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[42] Thomas More (1478-1535) published Utopia in 1516. In this book More tells how King Henry VIII sent him to Flanders on a diplomatic mission, where More met Raphael Hythloday. This traveller tells More about the island country of Utopia, where an orderly and reasonable society flourishes. With no private properties, and with equality between women and men, and tolerance of all religions, Utopia sounds even today like a real good place (except that secular people were not welcomed there.)

     Ironically (and sadly) Thomas More was executed by Henry VIII, when More refused to accept Henry’s newest religion.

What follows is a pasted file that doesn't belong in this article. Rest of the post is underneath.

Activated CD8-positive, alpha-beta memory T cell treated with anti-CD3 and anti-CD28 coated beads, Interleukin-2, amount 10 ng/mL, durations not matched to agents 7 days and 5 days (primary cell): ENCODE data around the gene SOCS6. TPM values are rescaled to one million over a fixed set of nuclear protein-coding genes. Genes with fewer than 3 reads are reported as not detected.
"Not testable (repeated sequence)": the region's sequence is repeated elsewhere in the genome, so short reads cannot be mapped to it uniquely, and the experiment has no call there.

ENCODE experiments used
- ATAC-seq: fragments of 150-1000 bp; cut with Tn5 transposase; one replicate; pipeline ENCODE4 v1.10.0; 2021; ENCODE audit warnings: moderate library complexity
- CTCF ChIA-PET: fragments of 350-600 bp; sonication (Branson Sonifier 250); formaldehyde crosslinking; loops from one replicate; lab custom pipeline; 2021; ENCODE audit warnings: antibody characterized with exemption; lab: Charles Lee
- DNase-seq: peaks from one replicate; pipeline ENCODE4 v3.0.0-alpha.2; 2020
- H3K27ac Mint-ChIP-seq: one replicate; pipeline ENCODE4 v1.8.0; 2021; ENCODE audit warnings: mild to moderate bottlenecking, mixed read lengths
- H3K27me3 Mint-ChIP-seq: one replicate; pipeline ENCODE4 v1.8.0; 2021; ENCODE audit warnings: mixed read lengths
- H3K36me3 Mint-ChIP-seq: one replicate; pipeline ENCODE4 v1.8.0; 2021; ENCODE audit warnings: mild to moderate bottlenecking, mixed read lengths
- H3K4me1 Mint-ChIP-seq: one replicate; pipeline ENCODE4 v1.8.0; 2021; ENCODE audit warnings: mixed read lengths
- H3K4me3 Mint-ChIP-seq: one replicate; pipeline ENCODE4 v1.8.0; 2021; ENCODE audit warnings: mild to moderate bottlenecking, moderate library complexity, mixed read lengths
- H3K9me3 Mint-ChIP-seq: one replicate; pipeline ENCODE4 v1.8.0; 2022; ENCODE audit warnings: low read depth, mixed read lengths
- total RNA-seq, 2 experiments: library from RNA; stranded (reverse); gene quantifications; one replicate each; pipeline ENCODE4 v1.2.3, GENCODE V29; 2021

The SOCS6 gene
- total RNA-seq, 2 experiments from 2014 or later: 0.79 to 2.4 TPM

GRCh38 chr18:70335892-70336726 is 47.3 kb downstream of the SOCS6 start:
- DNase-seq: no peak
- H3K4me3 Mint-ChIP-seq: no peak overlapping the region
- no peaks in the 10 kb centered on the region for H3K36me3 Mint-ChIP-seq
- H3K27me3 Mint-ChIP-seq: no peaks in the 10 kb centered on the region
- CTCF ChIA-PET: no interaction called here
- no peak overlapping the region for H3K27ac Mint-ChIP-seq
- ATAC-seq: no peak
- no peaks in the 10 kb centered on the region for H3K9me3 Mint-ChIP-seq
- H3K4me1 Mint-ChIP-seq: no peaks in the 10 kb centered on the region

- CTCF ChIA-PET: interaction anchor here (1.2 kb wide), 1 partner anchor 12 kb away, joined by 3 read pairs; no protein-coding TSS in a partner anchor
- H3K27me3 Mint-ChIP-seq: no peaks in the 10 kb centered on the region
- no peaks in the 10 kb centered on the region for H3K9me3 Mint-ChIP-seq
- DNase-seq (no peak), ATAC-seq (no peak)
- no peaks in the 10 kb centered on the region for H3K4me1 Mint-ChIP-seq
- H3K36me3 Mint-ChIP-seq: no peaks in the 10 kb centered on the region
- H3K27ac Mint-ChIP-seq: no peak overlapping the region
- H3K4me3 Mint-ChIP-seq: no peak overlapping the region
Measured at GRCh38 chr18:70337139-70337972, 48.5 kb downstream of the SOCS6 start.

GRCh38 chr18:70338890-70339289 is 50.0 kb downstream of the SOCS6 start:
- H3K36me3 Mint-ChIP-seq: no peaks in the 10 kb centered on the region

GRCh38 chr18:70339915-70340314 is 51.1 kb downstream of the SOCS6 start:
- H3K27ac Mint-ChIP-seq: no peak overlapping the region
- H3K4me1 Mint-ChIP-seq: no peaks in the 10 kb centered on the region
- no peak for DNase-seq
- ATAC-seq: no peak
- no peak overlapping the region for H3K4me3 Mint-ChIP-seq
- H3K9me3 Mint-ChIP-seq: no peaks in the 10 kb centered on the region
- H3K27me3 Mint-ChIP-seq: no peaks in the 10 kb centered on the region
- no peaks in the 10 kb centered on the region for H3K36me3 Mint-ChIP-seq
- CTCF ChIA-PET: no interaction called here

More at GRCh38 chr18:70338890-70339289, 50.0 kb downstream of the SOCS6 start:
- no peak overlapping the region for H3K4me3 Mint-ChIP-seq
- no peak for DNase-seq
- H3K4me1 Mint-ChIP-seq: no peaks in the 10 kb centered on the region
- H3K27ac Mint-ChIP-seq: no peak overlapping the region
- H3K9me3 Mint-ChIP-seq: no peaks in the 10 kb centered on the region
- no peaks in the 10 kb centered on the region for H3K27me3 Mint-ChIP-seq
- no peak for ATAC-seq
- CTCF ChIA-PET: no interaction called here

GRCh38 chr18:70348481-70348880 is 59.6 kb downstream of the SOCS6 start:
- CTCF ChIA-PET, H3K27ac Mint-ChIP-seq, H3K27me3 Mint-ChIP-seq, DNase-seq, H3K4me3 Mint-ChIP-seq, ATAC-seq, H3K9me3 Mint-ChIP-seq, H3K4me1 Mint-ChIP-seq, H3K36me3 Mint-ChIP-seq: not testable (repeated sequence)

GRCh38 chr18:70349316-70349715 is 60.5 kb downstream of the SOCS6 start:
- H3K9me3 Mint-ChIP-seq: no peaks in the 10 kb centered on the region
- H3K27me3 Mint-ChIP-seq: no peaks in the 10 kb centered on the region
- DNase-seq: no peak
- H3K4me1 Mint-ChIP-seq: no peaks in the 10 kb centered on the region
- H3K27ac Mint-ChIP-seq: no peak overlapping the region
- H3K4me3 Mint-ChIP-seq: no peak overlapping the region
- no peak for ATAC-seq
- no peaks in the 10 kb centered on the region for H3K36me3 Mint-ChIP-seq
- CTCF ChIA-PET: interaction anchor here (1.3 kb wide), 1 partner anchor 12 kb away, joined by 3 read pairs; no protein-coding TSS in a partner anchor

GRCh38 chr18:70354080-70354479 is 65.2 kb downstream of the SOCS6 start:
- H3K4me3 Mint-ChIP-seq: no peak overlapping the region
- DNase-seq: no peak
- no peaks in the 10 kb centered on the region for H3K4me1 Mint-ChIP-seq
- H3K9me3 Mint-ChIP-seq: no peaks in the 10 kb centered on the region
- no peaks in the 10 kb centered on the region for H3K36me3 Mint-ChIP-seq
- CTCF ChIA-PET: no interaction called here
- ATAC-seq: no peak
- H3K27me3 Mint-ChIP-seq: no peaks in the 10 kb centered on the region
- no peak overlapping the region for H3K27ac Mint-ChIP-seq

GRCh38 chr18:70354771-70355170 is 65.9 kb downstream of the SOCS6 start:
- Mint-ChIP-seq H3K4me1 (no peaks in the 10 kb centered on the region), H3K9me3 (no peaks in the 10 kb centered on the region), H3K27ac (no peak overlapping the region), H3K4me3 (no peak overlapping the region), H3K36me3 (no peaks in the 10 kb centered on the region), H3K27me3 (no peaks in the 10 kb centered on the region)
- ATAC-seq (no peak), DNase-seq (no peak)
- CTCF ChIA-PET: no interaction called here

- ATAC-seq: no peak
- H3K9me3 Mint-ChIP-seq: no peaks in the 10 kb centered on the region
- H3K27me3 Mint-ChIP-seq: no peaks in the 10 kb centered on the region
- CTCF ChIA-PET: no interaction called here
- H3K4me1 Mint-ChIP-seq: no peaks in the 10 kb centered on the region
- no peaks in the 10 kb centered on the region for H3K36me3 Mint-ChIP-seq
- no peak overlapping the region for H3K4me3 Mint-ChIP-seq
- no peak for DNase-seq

More was canonised in 1935 by Pope Pius XI and in 1980 he was declared Patron Saint of politicians and statesmen by Pope John Paul II, though I doubt if any politician ever made any use of Saint More. Politicians don’t believe anyone, and for good reason. A liar knows better than to believe other liars.

A portrait of Thomas More
Artist: Hans Holbein Junior (1497-1543)

In an Utopian world, is there a place for politicians?

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